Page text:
8:12 am - Sat 5/15/04
Fri 5/14/04 (7:43 a.m.)
In "It's a small world" news...
Yesterday, on my way to the bank to cash a check, I ran into Devin Weissberg, the plaintiff in the case I just juried on.
He was very friendly. When he saw me, he smiled broadly and said "Hey, how's it going?" (I think I said, "Good. How you doin'?"). And as I went on my way, I heard him say to the guy he was with, very upbeat, "That was one of the jurors...".
If I sound surprised that he was "friendly" and "upbeat", it's because we ended up not awarding him anything for his case.
I won't bore you with all the details–and it's feeling like "ancient history" to me now, anyway–but basically, Weissberg was suing Bochen Louie, the owner of the property he used to rent, and her son Victor (Who was the manager), for discrimination (The owner and her son are Chinese. Weissberg was claiming that when he started dating a woman Mrs Louie thought was Vietnamese, she didn't approve, and as a result, she made things so unpleasant for him that he had no choice but to move, incurring moving expenses, higher rent, and "emotional distress").
While opinion was divided as to the charges--There were at least four different "actions" in the suit ("discriminatory eviction", "breach of the 'Covenant Of Quiet Enjoyment'", violation of California's Unruh Civil Rights Act, and "conversion" of a small refrigerator that Weissberg planned to donate to the Salvation Army for a tax write-off)–Everyone was pretty much in agreement that Vincent Louie had just gotten stuck in the middle of this mess, and hadn't done anything wrong.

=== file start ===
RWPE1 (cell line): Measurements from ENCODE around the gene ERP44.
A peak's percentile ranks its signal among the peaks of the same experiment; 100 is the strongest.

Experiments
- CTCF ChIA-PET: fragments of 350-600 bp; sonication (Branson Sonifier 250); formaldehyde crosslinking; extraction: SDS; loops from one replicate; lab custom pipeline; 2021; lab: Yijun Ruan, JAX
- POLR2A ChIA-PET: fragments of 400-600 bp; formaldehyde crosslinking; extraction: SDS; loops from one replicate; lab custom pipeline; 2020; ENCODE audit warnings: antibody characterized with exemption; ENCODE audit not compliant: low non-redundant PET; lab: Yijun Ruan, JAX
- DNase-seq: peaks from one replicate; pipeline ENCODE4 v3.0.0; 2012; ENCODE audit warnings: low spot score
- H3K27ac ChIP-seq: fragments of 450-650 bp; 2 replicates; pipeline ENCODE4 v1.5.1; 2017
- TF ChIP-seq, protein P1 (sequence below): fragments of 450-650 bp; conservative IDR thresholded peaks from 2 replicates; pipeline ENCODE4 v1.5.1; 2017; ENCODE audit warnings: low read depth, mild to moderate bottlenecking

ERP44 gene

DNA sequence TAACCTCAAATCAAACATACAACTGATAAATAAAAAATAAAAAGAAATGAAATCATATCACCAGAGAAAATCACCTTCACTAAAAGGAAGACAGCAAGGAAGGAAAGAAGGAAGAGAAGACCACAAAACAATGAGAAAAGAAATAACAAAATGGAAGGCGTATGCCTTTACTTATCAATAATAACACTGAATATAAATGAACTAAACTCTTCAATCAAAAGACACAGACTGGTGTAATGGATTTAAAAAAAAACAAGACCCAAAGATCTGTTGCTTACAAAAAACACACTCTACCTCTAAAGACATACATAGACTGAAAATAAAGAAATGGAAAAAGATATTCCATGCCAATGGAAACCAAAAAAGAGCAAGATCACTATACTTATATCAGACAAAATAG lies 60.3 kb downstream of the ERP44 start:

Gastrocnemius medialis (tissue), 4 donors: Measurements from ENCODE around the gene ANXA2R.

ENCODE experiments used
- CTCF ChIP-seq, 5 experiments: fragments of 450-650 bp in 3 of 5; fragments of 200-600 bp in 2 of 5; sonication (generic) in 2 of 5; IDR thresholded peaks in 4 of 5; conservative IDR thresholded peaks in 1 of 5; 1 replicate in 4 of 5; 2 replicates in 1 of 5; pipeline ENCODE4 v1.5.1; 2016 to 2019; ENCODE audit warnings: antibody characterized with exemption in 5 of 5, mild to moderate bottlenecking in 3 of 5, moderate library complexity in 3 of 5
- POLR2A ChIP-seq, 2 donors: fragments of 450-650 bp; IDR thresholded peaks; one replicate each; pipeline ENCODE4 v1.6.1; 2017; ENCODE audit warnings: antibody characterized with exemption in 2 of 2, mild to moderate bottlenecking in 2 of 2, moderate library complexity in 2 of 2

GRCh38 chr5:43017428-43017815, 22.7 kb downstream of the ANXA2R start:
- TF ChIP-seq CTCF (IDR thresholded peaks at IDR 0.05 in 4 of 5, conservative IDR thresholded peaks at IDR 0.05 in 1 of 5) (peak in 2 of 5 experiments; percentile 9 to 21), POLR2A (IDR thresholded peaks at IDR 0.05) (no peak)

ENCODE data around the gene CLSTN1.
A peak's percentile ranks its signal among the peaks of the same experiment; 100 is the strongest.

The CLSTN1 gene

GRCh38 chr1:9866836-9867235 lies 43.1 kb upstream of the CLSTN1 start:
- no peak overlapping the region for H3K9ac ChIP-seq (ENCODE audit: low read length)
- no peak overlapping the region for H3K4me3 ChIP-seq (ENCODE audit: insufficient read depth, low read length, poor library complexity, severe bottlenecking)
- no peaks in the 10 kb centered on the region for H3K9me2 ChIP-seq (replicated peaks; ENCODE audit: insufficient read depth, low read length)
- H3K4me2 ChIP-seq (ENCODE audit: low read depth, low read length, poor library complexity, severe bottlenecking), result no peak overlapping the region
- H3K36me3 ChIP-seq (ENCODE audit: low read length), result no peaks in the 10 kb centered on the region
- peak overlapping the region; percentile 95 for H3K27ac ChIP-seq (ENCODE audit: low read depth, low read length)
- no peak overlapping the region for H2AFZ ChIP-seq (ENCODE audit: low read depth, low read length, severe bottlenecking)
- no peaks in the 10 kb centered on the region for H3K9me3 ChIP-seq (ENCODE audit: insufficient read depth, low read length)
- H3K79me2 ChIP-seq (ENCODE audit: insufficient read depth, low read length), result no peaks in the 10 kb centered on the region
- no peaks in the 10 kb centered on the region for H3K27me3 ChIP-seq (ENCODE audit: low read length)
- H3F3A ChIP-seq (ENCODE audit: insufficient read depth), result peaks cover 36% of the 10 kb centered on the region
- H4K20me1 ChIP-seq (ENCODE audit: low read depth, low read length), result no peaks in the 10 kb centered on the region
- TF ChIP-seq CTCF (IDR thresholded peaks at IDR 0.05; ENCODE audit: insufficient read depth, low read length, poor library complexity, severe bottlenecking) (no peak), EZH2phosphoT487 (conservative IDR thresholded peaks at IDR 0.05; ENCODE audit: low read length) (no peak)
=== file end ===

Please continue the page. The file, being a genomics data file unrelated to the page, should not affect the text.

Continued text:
And even though some of the jurors thought Mrs Louie probably had said some of the things that were alleged, while some thought the case was completely bogus, whatever had happened, Mr Weissberg hadn't proven "emotional distress", or even specific "damages" (For example, he said he'd had to start seeing a psychiatrist for depression, and was on an anti-depressant, but he'd filled his first prescription only ten days before the trial started. And he had no documentation for the value of the refrigerator, which would have been pretty minimal in any case–it was a small refrigerator he'd bought used for $200 back in 1999–not to mention that it was debatable as to whether he'd made a good-faith effort to arrange to pick it up from his apartment, or was already "building a case" for a lawsuit at that point).
There were a few more twists and turns in the case than I'm getting into right now, but like I said, this is feeling a little "ancient history"-ish; I'm just rehashing it now for the benefit of the one person out there in D-land who might be interested.
When the trial was over, and I learned the defense had offered a decent settlement (And the defense attorney said this could have been hashed out in a day in front of the judge, instead of with a week-long jury trial), I found myself feeling a little sour about the experience--A week out of my life, and the lives of 13 other jurors, all so Devin Weissberg (A law student who prosecuted his own case) could play lawyer.
I kind of don't want to get into it, but I've been thinking a lot about the Iraqi prisoner abuse scandal that's been in the news...
Unlike most things that happen outside my self-interested little bubble, this has stayed with me, and really bothered me, pretty much since the story first broke.
I think, at a gut level, my upset is pretty basic–We're supposed to be "the good guys", and what's seen in those photos, what soldiers were told to do--I believe that's what happened--and what soldiers did (Because they were "just following orders") is categorically not what "the good guys" do.